Evaluation of Insulin Resistance in Diabetes: Standard Protocol for a Euglycemic-Hyperinsulinemic Clamp Using an Artificial Pancreas
Insulin resistance plays a pivotal pathognomonic role in various pathophysiological states, including diabetes, obesity, and metabolic syndromes. A euglycemic-hyperinsulinemic (EH) clamp, the gold-standard method for evaluating insulin resistance in humans, has been performed according to the original protocol for each hospital or institute, which makes it difficult to compare the findings of different studies. We have established a standard protocol for the EH clamp using an artificial pancreas (AP, models STG-22 and STG-55, Nikkiso Co. Ltd. Tokyo), which has been widely used in Japan since 1987. Among the 351 Japanese subjects, 301 were type 2 diabetics, 12 were impaired glucose tolerance with obesity, and 38 had normal glucose tolerance. In this chapter, the standard protocol using the AP and the insulin resistance data are described in detail. By using an AP for the clamp, stable steady-state euglycemia and glucose infusion rates (GIR, metabolizable glucose [M] value) were achieved with high precision. The insulin resistance index, M/I, in type 2 diabetics was approximately 49 % lower than in patients with normal glucose tolerance and had a strong inverse correlation with body mass index. Furthermore, the validity and clinical implications of insulin resistance were clarified and reported according to the standard protocol for an EH clamp using an AP. In conclusion, a standard protocol for using an AP for an EH clamp would allow us to evaluate insulin resistance in detail and with high precision in various pathological states/diseases.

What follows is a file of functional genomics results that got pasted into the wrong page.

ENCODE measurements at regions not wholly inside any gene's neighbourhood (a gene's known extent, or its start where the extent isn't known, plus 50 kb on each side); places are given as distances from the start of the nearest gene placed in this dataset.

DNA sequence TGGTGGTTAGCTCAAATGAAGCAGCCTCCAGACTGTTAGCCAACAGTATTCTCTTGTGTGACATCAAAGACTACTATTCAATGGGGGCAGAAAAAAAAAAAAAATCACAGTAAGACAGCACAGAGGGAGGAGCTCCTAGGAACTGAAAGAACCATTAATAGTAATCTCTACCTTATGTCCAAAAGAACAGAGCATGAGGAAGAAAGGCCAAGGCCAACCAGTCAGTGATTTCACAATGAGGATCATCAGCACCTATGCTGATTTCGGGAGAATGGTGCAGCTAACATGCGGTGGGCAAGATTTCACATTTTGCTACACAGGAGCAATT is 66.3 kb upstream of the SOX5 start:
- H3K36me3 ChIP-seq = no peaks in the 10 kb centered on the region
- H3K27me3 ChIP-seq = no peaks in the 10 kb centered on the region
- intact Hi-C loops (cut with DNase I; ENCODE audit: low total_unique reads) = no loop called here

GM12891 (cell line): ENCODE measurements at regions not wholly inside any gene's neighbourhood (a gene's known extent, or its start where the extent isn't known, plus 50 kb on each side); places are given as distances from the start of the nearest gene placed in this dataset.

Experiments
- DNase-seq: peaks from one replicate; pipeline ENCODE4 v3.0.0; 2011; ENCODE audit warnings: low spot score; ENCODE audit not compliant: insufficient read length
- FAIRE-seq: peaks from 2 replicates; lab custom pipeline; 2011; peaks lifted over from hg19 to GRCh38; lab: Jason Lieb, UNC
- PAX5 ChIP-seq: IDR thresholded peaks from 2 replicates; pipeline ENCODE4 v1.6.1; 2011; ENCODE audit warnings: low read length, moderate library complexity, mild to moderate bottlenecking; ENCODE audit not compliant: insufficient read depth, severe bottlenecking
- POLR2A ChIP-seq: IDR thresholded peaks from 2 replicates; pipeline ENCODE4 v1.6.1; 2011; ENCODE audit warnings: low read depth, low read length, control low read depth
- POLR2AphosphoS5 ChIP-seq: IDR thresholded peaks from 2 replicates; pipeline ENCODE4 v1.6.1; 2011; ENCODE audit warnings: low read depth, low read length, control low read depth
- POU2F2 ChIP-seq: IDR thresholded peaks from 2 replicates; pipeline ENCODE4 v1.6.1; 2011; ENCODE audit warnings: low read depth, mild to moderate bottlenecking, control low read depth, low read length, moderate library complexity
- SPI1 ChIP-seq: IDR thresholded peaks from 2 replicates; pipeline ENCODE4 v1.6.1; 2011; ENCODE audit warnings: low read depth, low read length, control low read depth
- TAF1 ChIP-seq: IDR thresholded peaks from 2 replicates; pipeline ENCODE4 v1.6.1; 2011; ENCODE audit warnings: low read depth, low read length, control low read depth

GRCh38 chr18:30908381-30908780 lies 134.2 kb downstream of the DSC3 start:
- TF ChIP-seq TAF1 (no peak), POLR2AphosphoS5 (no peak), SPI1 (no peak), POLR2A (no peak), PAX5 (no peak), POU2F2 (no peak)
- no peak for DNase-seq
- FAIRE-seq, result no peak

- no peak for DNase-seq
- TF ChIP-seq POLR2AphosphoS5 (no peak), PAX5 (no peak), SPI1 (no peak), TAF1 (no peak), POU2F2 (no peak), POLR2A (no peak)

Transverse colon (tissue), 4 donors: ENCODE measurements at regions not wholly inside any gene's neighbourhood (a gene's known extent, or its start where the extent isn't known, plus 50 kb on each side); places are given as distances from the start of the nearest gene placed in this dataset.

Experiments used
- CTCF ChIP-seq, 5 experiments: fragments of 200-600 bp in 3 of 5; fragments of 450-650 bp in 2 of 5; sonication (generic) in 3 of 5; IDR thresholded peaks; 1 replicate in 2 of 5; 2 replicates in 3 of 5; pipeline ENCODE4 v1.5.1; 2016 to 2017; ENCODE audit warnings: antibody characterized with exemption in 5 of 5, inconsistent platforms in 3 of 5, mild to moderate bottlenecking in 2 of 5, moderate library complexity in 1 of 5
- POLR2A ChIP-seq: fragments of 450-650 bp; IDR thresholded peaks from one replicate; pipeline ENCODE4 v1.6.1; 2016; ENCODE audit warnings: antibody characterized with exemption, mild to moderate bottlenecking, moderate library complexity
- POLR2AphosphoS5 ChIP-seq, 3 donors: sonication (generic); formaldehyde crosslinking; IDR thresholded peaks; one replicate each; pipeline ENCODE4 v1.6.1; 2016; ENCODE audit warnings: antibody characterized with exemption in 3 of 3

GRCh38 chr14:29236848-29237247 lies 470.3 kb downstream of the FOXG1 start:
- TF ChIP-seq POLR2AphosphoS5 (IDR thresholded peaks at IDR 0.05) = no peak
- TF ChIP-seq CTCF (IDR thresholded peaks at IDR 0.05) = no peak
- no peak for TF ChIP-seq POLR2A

KeywordsInsulin resistance Euglycemic-hyperinsulinemic clamp Artificial pancreas Diabetes Japanese
We sincerely acknowledge the contribution of our colleagues, known as “clampers” in our hospitals, who have been engaged in euglycemic clamp projects using the STG-22 and STG-55 models of the artificial pancreas since 1993, especially Yoshikazu Hiura MD PhD, Kyoko Satoh-Kogawa MD PhD, Hiroyuki Kanda MD PhD, Miyoko Matsuyoshi-Komatsu MD PhD, Shigehiko Fujiwara MD PhD, Takahiro Araki MD PhD, Megumi Teramura-Okada MD PhD, Eiko Lee-Kobayashi MD PhD, Naoya Kawano MD PhD, and Satoshi Imamura MD PhD.
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